Interpretations of Wednesday’s consumer price index data, which in recent months has become as eagerly anticipated as the jobs report, are a reminder of why President Harry Truman once pleaded for “a one-handed economist,” adding that “all my economists say ‘on the one hand,’ then ‘on the other.’” Fortunately, most economists are likely to agree on one conclusion, and it suggests that the heightened inflation watch is far from over.

 Let’s start with the numbers. Monthly inflation for July came in at 0.5 per cent for the headline rate, down from 0.9 per cent for June, and 0.3 per cent for the core, also down from 0.9 per cent. This took the annual rates to 5.4 per cent, unchanged at a 13-year high, and 4.3 per cent, down from 4.5 per cent. Relative to expectations, the headline number was in line with the consensus forecast while the core was slightly lower, reversing the consistent one-sided data miss that has persisted since March. Finally, within the overall numbers, there were notable — and far from uniform — moves in individual components.

The “transitory” inflation camp — that is, those who view the current surge in inflation as temporary and reversible within the next few months — will take comfort from the retreat of items that have been chief contributors to the surge in inflation, such as used-car prices and airfares. They will argue, rightly, that such components will most likely detract from inflation in the months ahead. Also, the recent surge in COVID-19 infections, because of the delta variant, is likely to cool some of the pressures coming from “demand pull” inflation in the pipeline.

The other camp, whose adherents worry about the potential damage to economic well-being and financial stability that will occur the longer it takes for the inflation dynamics to exhaust themselves or be controlled by the Federal Reserve, will note that despite the declines in such components, high annual rates remain largely unchanged. This is because some other items, including particularly sensitive ones such as food, show gains. They may also point to others, such as restaurants and health care, as highlighting the initial stages of “wage-push” inflation where pipeline pressure is notable and continues to build.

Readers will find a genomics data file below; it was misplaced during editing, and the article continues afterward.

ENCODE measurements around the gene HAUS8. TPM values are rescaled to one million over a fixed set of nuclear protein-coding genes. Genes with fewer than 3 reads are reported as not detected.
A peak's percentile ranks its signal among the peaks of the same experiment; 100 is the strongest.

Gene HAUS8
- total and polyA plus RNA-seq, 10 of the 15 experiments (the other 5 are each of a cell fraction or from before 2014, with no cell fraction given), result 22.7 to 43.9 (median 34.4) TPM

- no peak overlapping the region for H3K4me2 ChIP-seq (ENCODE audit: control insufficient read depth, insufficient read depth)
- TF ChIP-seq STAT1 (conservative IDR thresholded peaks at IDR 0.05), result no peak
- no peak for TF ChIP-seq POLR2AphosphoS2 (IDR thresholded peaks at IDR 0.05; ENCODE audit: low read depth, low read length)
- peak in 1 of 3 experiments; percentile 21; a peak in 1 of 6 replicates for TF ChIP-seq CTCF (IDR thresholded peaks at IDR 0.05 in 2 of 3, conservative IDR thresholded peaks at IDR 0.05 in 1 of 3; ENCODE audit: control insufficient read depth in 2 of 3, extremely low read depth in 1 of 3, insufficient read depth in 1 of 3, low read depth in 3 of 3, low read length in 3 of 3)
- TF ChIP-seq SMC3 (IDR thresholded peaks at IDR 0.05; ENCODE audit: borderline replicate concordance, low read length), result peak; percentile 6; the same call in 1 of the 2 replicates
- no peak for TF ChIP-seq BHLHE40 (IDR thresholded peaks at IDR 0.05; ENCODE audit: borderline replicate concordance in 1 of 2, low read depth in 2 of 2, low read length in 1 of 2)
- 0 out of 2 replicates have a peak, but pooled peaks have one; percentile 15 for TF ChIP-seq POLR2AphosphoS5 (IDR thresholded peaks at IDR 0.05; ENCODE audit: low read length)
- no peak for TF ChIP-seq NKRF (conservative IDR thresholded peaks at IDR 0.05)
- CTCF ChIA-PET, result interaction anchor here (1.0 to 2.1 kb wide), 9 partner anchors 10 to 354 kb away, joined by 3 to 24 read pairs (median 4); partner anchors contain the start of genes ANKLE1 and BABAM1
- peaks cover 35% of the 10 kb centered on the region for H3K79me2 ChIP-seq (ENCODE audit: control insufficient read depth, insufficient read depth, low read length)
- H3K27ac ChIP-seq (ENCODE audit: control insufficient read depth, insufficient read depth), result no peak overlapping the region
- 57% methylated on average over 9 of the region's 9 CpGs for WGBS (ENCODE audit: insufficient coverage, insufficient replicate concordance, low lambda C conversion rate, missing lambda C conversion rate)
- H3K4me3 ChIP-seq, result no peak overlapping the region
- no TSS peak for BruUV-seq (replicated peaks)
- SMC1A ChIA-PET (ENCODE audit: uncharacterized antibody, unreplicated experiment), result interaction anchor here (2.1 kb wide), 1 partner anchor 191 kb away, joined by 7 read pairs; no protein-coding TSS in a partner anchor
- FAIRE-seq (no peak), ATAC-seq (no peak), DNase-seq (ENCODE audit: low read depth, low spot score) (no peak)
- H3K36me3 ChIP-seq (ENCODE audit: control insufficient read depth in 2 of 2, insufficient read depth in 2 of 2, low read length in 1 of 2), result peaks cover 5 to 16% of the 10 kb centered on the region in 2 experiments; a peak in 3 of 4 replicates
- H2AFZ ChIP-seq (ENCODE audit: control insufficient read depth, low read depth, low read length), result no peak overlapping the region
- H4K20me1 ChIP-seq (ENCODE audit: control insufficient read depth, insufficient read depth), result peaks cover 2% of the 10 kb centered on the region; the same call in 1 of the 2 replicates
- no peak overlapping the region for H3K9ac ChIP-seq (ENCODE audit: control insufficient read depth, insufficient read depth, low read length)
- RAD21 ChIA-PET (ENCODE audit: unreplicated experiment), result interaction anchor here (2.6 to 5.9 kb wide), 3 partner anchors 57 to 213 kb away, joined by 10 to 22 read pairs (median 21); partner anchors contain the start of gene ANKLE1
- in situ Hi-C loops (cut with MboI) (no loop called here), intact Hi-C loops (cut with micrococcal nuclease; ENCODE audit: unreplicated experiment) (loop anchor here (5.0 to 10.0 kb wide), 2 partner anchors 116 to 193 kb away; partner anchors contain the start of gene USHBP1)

The reality is that the new data does not provide a strong enough basis for resolving this disagreement.

This should not come as a big surprise as the difference in viewpoints relates to three key unanswered questions: the extent to which the U.S. economy is going through structural change, particularly with respect to the supply side; the extent to which a backward-looking expectation formation is evolving for wages and prices; and how precariously offside the positioning is for various components of the economy and markets.

The majority of people would readily agree that much more data, starting with the producer price index on Thursday, will be required to shed additional light on how high inflation will be and for how long. In the meantime, economists, market participants and policy makers would be well advised to keep an open mind. To the extent this is viewed as too close to Truman’s mocking characterization of economists, it would be better to tilt toward what company after company has been saying about cost and price pressures rather than rely on macroeconomic models that inevitably struggle to capture pandemic-related changes.